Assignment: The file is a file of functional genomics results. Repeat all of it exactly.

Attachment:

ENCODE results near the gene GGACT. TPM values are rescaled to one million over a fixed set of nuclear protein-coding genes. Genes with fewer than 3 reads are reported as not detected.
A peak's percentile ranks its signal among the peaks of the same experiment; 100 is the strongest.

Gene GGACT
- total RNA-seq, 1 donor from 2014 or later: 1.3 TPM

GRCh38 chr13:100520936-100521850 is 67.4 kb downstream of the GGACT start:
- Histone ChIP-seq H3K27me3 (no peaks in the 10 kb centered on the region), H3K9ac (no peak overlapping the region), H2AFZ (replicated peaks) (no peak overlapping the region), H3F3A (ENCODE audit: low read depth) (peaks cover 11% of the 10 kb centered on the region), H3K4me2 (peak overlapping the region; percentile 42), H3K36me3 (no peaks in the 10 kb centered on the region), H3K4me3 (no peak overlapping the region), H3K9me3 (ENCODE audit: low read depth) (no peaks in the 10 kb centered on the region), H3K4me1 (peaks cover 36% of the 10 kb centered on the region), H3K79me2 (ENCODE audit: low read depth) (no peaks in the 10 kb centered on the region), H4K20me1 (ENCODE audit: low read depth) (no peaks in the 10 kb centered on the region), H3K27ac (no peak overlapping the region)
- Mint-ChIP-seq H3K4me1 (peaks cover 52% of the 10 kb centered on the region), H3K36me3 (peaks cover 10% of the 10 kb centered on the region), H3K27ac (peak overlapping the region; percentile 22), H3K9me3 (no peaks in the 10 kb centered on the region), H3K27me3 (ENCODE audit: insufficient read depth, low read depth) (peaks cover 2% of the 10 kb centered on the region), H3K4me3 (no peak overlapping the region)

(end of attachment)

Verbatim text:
ENCODE results near the gene GGACT. TPM values are rescaled to one million over a fixed set of nuclear protein-coding genes. Genes with fewer than 3 reads are reported as not detected.
A peak's percentile ranks its signal among the peaks of the same experiment; 100 is the strongest.

Gene GGACT
- total RNA-seq, 1 donor from 2014 or later: 1.3 TPM

GRCh38 chr13:100520936-100521850 is 67.4 kb downstream of the GGACT start:
- Histone ChIP-seq H3K27me3 (no peaks in the 10 kb centered on the region), H3K9ac (no peak overlapping the region), H2AFZ (replicated peaks) (no peak overlapping the region), H3F3A (ENCODE audit: low read depth) (peaks cover 11% of the 10 kb centered on the region), H3K4me2 (peak overlapping the region; percentile 42), H3K36me3 (no peaks in the 10 kb centered on the region), H3K4me3 (no peak overlapping the region), H3K9me3 (ENCODE audit: low read depth) (no peaks in the 10 kb centered on the region), H3K4me1 (peaks cover 36% of the 10 kb centered on the region), H3K79me2 (ENCODE audit: low read depth) (no peaks in the 10 kb centered on the region), H4K20me1 (ENCODE audit: low read depth) (no peaks in the 10 kb centered on the region), H3K27ac (no peak overlapping the region)
- Mint-ChIP-seq H3K4me1 (peaks cover 52% of the 10 kb centered on the region), H3K36me3 (peaks cover 10% of the 10 kb centered on the region), H3K27ac (peak overlapping the region; percentile 22), H3K9me3 (no peaks in the 10 kb centered on the region), H3K27me3 (ENCODE audit: insufficient read depth, low read depth) (peaks cover 2% of the 10 kb centered on the region), H3K4me3 (no peak overlapping the region)